48 # Our site is now compiled into the _site directory, so we'll upload it to an artifact to use in the next job
49 - name: Upload site artifact
50 uses: actions/upload-artifact@v4
51 with:
52 name: site
53 path: _site

Paste the code above into the web editor and commit the changes.

Head on over to the Actions tab, here you'll see a new workflow called "Build & Deploy" which should already be running, otherwise it will start shortly. When it's finished, which for me took just half a minute, click on the run link. This will take you to a page where you will see that an artifact called "site" has been created.

If you want, you can click on the artifact to download the zip file to your computer. Open it up, and you'll see that your site is now built and ready to be deployed!

Step 3: Deploying the site to GitHub Pages

We're almost there! Now we need to deploy the site to GitHub Pages. There are two routes we can go here, we could just upload the compiled site into the docs/ directory, however, I prefer to have it on a dedicated branch, so that's what we will do here, but you can use any method you like.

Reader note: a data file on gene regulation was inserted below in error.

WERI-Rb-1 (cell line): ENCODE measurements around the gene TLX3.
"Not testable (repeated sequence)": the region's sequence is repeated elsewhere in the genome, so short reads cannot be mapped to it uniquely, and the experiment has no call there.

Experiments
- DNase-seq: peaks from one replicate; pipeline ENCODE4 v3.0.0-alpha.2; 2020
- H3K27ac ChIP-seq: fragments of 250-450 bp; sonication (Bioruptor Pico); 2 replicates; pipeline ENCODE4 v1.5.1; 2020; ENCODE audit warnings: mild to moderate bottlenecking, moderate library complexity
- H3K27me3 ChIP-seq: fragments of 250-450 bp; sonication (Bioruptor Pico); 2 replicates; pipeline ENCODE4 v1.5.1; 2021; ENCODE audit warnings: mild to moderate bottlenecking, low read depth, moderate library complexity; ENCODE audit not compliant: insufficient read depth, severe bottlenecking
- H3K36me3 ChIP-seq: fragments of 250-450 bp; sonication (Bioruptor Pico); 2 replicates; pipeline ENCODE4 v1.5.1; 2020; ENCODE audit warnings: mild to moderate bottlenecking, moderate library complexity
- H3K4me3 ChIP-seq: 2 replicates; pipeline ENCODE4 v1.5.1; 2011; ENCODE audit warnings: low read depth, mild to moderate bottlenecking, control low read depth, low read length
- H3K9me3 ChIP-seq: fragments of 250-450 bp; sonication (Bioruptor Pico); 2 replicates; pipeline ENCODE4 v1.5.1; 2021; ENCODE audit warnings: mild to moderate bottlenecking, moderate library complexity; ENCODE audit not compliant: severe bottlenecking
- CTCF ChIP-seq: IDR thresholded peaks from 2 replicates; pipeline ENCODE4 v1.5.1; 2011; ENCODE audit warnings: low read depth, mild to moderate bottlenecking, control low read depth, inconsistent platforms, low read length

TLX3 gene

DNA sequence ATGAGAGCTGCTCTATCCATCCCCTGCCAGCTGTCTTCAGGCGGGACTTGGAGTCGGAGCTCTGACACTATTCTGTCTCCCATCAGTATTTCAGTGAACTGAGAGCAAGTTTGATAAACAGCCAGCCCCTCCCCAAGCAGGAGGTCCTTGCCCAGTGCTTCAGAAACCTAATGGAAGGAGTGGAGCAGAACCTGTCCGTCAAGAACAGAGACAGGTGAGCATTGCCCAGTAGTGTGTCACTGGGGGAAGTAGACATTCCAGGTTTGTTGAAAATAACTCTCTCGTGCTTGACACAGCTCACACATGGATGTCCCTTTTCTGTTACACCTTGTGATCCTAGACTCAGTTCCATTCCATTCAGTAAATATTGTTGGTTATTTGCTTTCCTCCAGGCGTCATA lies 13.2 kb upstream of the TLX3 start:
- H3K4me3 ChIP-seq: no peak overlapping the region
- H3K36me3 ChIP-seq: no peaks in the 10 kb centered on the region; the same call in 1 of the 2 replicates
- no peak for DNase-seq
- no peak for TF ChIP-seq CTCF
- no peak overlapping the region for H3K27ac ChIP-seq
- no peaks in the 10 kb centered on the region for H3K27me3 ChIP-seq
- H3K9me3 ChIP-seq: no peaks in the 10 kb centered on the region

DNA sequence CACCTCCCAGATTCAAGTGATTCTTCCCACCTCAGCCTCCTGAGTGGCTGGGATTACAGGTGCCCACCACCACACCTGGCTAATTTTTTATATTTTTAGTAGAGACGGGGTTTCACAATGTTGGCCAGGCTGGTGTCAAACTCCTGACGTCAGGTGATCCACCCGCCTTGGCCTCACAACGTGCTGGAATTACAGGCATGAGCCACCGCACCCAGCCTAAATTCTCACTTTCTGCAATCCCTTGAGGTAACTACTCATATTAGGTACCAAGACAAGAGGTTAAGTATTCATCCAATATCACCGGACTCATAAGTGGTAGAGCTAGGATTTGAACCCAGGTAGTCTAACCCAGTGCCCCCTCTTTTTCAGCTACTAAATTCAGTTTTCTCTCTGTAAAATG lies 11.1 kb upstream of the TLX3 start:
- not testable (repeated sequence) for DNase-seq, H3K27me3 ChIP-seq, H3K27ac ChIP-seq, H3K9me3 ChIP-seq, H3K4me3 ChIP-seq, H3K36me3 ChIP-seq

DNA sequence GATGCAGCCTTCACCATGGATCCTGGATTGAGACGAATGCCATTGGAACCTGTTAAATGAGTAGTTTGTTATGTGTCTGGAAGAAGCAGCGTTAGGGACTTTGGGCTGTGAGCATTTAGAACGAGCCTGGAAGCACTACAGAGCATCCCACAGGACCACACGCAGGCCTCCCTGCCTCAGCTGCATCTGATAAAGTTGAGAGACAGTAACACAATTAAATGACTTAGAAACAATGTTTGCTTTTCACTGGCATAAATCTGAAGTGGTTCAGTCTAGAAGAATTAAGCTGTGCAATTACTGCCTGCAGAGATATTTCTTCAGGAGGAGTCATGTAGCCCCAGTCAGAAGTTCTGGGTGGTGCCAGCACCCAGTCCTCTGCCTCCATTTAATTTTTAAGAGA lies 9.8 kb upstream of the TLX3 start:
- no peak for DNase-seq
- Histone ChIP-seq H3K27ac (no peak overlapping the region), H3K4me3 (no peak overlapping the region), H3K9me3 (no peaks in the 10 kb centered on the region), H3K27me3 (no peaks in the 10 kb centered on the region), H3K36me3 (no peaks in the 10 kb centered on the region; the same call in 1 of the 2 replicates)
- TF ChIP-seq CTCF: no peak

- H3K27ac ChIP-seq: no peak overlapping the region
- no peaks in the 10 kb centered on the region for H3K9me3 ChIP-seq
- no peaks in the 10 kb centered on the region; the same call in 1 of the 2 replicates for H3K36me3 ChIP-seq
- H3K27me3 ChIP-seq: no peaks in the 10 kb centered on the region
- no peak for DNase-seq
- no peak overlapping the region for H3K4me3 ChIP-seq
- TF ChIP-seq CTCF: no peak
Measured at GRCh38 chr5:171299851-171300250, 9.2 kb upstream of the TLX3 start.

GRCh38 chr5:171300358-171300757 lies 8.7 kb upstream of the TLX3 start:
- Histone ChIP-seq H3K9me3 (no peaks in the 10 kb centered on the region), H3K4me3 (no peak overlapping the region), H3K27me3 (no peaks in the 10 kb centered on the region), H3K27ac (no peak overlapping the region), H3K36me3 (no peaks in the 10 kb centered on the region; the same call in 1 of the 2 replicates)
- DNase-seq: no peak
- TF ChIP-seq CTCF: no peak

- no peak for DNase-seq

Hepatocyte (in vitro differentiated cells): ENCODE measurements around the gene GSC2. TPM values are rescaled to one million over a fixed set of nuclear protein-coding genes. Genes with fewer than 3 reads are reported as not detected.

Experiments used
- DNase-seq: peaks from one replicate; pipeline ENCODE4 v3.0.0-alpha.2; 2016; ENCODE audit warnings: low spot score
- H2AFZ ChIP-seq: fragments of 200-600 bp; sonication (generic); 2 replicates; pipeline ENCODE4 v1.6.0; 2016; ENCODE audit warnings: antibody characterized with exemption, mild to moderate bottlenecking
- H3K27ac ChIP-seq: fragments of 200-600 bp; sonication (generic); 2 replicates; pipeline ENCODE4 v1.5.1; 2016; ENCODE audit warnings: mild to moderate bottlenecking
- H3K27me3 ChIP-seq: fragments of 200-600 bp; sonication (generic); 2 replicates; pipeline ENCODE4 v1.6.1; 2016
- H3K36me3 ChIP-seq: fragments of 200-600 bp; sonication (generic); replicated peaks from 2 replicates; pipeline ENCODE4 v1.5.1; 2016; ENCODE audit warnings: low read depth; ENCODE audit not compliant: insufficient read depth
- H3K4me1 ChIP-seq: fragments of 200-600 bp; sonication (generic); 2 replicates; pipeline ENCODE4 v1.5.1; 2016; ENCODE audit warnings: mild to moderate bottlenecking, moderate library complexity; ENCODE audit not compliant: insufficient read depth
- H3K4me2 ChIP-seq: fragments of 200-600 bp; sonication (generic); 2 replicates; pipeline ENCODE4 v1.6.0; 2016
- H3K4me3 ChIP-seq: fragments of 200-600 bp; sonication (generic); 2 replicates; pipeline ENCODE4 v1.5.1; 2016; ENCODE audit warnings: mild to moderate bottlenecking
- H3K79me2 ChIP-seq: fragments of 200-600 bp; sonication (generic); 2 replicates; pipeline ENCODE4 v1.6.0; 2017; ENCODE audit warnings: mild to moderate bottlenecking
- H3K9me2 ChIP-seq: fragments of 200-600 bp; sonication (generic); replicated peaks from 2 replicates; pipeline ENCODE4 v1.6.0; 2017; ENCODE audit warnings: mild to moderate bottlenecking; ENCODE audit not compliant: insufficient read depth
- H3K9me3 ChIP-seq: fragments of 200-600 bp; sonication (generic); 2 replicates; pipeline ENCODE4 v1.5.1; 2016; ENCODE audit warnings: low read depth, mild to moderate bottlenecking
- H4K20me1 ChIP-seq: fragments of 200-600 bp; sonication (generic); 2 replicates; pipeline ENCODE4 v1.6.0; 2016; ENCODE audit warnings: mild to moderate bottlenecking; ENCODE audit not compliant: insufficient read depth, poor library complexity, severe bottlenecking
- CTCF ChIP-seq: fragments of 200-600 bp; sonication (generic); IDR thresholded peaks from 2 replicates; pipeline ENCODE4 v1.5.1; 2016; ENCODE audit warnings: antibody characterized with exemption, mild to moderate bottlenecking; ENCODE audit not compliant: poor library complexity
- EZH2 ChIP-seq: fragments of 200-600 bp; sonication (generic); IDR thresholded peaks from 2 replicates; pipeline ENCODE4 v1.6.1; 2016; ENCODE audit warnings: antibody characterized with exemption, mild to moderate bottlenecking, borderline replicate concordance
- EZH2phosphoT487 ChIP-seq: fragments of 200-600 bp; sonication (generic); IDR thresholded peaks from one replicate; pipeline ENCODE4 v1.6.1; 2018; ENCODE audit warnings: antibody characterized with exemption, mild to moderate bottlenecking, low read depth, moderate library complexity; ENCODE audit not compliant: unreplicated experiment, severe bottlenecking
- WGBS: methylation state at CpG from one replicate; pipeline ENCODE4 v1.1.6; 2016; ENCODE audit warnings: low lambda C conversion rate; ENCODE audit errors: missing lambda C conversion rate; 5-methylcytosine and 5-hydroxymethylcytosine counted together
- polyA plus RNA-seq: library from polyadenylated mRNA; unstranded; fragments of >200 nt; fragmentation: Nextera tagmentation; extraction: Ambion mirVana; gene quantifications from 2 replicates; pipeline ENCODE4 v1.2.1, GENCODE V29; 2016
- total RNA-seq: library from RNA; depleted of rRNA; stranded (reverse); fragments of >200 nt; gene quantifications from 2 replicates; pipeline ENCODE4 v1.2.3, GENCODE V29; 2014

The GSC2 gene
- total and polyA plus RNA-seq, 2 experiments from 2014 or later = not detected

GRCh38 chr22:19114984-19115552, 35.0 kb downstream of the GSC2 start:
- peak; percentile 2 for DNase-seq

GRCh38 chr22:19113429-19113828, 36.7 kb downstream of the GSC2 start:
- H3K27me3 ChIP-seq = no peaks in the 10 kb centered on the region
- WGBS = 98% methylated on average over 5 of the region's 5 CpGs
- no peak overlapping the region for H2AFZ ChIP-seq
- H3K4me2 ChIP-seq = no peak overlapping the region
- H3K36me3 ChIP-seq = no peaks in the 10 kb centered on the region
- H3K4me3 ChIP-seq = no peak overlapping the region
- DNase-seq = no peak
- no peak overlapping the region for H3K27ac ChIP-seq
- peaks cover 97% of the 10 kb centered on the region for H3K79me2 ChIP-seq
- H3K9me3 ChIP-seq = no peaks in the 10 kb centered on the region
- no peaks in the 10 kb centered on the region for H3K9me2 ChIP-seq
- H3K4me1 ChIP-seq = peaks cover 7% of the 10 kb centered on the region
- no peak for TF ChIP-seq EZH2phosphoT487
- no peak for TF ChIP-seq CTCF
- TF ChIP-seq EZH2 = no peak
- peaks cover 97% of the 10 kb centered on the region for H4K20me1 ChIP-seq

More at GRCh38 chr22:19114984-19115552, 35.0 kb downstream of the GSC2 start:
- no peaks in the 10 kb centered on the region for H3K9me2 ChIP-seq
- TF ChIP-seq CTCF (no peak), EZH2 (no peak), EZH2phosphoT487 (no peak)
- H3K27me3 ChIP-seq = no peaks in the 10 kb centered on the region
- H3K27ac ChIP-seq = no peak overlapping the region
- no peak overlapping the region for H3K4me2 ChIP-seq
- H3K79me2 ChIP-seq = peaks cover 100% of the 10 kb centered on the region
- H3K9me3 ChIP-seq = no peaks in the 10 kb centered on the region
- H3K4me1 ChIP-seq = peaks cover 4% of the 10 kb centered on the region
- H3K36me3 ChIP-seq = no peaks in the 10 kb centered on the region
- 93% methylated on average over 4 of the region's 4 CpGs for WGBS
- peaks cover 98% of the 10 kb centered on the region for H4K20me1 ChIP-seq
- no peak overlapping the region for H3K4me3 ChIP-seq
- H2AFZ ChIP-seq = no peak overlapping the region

Preparing the repository

Stuck? See for help.

First, you need to enable the Pages feature on your repository. This is done by going to the repository settings page, and clicking on the "Pages" tab, and selecting the gh-pages branch as your site source.

Don't have a gh-pages branch? I created mine in the web interface by selecting a Jekyll theme on the pages settings tab and then removing the two generated files. This quickly left me with an empty gh-pages branch. If you know a better way to do this using the web editor, please let me know!

Updating the workflow

Now that our repository is ready, we need to update our workflow to upload the site to the new GitHub Pages branch.

Add the following code after the build job in the workflow we made before:

1# Now we can deploy the site to GitHub Pages!